Are Architects Allowed to Market and Advertise Their Services?

Are Architects Allowed to Market and Advertise Their Services?

Are Architects Allowed to Market and Advertise Their Services? The short answer is yes, both for marketing and advertisement. But this question is raised based on a long history. There were times when architects and architecture practices were not allowed to either market or advertise their work.

Marketing and advertising were forbidden for architects, but not anymore

From 1909 to 1972, The American Institute of Architects banned marketing and advertisement. Some of the „principles” that based the interdiction were the following:

  • Non-combat in prices. That is, all architects were supposed to charge the same percentage of construction costs.
  • Advertising was forbidden, as it could lower the profession’s standards.
  • No free work.
  • Supplanting or replacing another architect on a project was prohibited.
  • Contracting to do construction was also banned.

During the ’60s and the ’70s, these provisions had a collision with anti-trust laws. As a result, all those measures were dropped-off:

There is no ethical restriction on providing free services whether or not part of marketing; providing services at no charge is, of course, simply charging a fee of zero. Similarly, there are no ethical restrictions specifi cally pertaining to design competitions, which amount to providing services for no fee or a very small fee.

The AIA Code of Ethics and Professional Conduct

Nevertheless, up to these prohibited regulations, architects promoted themselves efficiently. One of my favorite examples is that of Henry Gibsons’s books:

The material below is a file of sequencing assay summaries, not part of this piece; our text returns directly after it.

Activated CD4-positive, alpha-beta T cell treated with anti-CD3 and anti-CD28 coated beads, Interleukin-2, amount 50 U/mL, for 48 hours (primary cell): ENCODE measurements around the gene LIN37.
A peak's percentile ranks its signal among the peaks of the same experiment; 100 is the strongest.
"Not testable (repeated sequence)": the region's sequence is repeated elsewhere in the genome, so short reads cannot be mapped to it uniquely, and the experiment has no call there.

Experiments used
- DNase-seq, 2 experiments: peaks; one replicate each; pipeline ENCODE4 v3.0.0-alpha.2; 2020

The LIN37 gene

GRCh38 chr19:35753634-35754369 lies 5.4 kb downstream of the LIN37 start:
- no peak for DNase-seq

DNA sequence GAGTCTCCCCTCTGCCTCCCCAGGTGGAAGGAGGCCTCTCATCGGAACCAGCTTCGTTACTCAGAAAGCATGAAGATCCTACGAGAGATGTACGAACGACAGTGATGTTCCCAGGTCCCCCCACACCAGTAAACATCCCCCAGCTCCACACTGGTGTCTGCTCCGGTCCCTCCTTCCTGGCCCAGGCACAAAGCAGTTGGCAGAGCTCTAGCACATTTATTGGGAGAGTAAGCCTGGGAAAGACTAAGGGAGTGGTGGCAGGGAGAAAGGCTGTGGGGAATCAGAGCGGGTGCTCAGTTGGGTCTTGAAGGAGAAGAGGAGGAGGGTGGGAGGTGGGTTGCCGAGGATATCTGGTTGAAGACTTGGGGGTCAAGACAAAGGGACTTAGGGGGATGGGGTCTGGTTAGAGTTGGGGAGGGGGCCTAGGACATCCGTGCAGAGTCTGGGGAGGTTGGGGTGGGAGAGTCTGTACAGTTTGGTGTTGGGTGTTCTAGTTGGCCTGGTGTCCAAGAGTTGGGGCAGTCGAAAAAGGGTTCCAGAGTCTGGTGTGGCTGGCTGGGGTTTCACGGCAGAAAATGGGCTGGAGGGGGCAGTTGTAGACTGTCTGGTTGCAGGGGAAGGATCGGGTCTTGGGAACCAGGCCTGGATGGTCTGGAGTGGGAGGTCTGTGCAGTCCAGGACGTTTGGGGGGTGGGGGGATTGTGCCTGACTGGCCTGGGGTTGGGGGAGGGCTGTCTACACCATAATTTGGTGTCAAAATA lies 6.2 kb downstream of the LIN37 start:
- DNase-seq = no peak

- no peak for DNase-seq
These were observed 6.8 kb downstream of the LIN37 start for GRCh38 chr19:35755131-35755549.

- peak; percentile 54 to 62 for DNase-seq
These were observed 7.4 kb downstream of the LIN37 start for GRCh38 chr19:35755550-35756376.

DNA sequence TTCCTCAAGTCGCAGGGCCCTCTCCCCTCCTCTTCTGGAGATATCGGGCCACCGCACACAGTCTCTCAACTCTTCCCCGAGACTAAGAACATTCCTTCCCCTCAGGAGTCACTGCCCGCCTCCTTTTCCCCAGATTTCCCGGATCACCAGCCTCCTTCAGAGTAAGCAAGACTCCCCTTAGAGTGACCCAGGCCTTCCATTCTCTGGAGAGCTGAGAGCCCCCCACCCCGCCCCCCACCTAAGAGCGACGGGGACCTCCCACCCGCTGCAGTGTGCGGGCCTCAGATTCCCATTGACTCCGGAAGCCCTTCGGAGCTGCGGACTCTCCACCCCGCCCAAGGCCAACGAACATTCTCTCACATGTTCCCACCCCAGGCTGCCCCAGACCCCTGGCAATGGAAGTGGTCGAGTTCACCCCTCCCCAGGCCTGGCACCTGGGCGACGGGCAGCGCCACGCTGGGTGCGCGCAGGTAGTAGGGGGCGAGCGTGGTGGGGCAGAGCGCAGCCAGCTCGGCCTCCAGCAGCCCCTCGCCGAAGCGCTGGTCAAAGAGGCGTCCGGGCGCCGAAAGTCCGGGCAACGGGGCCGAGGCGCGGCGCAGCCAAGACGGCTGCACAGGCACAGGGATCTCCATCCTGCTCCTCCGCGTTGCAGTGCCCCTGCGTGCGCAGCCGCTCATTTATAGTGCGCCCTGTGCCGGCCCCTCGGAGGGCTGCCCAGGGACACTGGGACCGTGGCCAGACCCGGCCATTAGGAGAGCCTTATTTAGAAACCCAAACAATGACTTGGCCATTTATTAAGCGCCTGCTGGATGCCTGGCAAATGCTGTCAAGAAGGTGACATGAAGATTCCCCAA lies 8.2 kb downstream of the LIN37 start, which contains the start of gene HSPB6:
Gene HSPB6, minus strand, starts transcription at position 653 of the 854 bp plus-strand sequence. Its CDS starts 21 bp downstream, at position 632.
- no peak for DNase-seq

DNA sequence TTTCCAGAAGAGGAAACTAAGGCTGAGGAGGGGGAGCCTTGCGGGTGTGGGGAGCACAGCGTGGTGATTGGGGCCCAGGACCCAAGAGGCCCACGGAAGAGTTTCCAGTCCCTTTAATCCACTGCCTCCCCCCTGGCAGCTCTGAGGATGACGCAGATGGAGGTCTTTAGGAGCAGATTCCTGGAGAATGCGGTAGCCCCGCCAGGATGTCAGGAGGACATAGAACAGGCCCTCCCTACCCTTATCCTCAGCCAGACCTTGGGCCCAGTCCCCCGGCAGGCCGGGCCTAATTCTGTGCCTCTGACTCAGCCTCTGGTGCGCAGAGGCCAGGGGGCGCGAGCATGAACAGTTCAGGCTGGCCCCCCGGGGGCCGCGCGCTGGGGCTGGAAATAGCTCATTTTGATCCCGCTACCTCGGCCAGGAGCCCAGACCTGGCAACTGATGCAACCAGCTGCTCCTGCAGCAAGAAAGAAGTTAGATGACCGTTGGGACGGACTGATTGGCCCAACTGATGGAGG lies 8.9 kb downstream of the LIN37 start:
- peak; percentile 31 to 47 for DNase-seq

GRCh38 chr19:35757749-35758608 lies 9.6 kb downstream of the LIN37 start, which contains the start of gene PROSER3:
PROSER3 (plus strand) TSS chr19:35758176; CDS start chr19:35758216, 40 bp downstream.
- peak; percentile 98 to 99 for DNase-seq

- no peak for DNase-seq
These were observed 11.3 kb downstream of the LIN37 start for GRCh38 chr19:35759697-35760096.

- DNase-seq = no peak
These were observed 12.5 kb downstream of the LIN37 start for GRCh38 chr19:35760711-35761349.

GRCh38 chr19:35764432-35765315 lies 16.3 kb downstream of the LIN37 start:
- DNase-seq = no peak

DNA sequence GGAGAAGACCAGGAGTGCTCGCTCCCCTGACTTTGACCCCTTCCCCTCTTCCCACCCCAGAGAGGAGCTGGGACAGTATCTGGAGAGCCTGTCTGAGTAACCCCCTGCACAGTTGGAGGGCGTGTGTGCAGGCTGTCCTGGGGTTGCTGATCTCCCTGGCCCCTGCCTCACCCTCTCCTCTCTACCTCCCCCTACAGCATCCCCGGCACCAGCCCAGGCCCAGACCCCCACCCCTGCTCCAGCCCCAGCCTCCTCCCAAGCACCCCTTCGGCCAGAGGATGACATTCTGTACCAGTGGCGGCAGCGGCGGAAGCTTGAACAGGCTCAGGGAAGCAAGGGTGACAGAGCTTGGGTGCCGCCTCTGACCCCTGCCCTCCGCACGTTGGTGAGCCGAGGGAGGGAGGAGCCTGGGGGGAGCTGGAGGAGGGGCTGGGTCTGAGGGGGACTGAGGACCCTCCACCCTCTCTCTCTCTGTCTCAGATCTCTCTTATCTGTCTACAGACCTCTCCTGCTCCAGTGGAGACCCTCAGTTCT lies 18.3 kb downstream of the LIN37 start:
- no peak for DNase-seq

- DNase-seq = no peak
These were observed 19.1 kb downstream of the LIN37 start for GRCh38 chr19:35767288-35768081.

100 years old content marketing example for architects and architecture firms

Why professional bodies imposed fixed charges and/or limit the marketing and advertising for architects

All professional associations tend to promote a lack of competition between their members. They also naturally tend to impose fixed or minimal prices, claiming public safety. But they can have perverse economic implications:

  • Fixed or minimal prices lower competition within the profession.
  • Non-combat prices do not provide better quality. As a matter of fact, quality is a result of competition, not vice-versa.
  • Fixed and minimal prices don’t encourage innovation and productivity. The introduction of productivity tools such as CAD during the past decades or BIM is a direct result of market competition.

I insist on architectural services’ charges as the price is one of the 4 pillars of the marketing mix.

Similar to the USA, European Union also imposes a free competitive market, architecture included. Some EU member states are subject to infringement procedures in such cases. In my country, our professional organization was sued by the Competition Authority to drop the „list of minimal fees”. Germany is also facing similar actions.

But, like in any other profession, marketing is an essential aspect of running a successful architecture practice. However, the way architects market themselves may be subject to certain regulations and guidelines depending on the jurisdiction and professional standards in place.

Ethical and professional conduct in marketing and advertisement for architects and architecture firms

Architects’ marketing activities typically fall within the boundaries of ethical and professional conduct. They are expected to adhere to principles of honesty, transparency, and integrity while promoting their services. Some considerations to keep in mind when marketing as an architect include:

These guidelines regarding marketing and advertisement for architects and architectural firms are not compulsory. They are not pieces of legislation. But architecture is a gentlemen’s profession nevertheless. Most of those pieces of advice apply to all marketing and advertisement activities, not only in our niche.

Truthful Representation in Marketing and Advertising of Architects’ skills, qualifications, and experience

Architects should accurately represent their skills, qualifications, and experience in marketing materials. Avoid making false claims or exaggerations.

Architects’ Professional Codes and Guidelines

Architects are subject to codes of ethics and conduct set forth by professional organizations, such as the American Institute of Architects (AIA) in the United States or the Royal Institute of British Architects (RIBA) in the UK. These codes provide guidance on ethical marketing practices.